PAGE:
How to Succeed in Talent Management in Africa in 2024?

Navigating the Unavoidable Labor Shortage

According to forecasts from the Quebec Ministry of Labor, Employment, and Social Solidarity, over 1.4 million positions are expected to remain vacant in the province by 2026. A similar reality is unfolding across the African continent, posing a significant challenge for employers: meeting human resource needs despite limited availability. This long-term perspective demands a thoughtful approach, uniquely tailored to African realities.

A promising strategy involves optimizing operational efficiency. Automating repetitive tasks, developing employee skills, and recognizing underutilized skills within the team are measures to consider. Technologies such as artificial intelligence and robotics can be leveraged to enhance efficiency, while accounting for local specificities. This approach not only helps achieve more with fewer resources but also enhances employee engagement by offering more autonomy, recognition, and growth opportunities.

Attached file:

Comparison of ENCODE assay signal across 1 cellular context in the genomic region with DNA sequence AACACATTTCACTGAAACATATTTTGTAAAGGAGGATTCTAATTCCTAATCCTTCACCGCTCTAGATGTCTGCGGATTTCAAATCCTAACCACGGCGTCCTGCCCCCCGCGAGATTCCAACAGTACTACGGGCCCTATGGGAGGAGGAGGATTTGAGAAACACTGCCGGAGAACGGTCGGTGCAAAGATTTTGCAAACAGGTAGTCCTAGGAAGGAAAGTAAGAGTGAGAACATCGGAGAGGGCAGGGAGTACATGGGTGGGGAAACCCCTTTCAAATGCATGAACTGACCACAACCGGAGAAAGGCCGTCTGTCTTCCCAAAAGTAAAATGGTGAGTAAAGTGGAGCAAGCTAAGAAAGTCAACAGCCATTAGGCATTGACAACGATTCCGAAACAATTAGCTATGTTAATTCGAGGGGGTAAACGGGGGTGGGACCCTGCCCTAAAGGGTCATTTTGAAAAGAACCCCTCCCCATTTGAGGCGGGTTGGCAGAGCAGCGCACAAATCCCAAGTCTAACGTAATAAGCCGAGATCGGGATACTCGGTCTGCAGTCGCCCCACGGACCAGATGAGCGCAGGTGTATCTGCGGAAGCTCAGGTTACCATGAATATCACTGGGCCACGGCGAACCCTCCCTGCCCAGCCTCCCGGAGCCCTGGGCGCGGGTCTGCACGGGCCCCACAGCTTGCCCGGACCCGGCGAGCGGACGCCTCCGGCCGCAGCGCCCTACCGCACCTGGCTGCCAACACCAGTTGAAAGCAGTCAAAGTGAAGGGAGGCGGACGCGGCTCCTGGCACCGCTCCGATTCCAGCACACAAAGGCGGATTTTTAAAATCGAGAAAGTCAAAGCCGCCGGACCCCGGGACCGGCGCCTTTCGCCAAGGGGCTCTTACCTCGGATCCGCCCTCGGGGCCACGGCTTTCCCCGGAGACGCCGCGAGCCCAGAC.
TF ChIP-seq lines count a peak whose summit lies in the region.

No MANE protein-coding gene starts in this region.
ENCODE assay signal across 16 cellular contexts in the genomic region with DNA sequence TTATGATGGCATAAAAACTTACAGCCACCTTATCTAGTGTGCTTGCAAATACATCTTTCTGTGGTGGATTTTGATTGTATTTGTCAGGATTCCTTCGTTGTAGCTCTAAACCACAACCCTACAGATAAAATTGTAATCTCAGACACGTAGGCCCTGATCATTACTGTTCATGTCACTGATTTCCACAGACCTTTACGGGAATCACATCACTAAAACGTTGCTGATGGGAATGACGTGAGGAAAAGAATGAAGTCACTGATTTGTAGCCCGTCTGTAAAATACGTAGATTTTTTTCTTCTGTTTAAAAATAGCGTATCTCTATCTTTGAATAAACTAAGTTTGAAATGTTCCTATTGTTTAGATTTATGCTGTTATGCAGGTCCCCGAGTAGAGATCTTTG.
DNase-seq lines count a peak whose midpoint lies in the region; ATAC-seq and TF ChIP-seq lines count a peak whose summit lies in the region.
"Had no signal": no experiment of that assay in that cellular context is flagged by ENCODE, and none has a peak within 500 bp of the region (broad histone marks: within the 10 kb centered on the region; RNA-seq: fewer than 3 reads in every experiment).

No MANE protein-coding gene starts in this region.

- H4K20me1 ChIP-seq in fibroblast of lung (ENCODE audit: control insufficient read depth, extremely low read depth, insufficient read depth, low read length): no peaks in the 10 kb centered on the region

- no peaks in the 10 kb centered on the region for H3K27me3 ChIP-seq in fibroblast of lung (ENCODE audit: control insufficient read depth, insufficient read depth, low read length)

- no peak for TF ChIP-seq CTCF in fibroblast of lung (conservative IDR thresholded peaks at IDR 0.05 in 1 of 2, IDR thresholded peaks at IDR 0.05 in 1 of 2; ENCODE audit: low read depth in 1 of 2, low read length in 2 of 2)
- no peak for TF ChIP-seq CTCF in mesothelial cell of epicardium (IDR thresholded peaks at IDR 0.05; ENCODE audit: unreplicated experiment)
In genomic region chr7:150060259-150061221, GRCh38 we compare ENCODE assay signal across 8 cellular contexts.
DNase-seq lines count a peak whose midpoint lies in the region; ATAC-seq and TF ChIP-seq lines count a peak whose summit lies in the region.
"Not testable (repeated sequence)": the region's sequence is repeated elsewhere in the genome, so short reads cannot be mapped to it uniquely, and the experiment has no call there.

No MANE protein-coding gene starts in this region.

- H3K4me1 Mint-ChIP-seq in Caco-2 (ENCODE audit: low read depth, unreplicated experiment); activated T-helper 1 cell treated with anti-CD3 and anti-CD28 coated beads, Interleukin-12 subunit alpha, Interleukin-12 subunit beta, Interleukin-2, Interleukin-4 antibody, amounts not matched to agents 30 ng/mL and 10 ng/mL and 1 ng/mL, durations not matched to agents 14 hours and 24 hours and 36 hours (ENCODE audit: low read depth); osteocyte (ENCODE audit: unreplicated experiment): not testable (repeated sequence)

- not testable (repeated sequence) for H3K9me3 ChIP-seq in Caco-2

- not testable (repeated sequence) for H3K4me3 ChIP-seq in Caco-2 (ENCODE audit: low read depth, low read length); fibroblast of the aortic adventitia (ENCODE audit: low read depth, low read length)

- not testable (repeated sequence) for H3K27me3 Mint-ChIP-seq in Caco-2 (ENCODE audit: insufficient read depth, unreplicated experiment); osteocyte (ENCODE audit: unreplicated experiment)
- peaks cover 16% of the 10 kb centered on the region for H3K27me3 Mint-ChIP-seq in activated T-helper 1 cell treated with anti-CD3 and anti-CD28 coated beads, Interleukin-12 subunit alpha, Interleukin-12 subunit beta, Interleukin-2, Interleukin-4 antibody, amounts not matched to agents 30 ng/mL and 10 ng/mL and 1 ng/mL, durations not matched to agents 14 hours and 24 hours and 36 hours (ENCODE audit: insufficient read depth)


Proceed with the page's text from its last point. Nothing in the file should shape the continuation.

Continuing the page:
Combatting Talent Attrition

While recruitment efforts continue, talent retention is of paramount importance in the African context. In an environment where resources are scarce, losing team members is a luxury few companies can afford.

To retain employees, it’s crucial to rethink offered benefits and working conditions. By aligning salaries with the market, offering improved retirement plans and flexible leave options, you can encourage loyalty. A strong corporate culture also plays a vital role in employee satisfaction. Transparent management, professional development opportunities, work-life balance, and an inclusive and collaborative culture are essential elements for maintaining an engaged team.

Overcoming Disengagement and Resistance to Change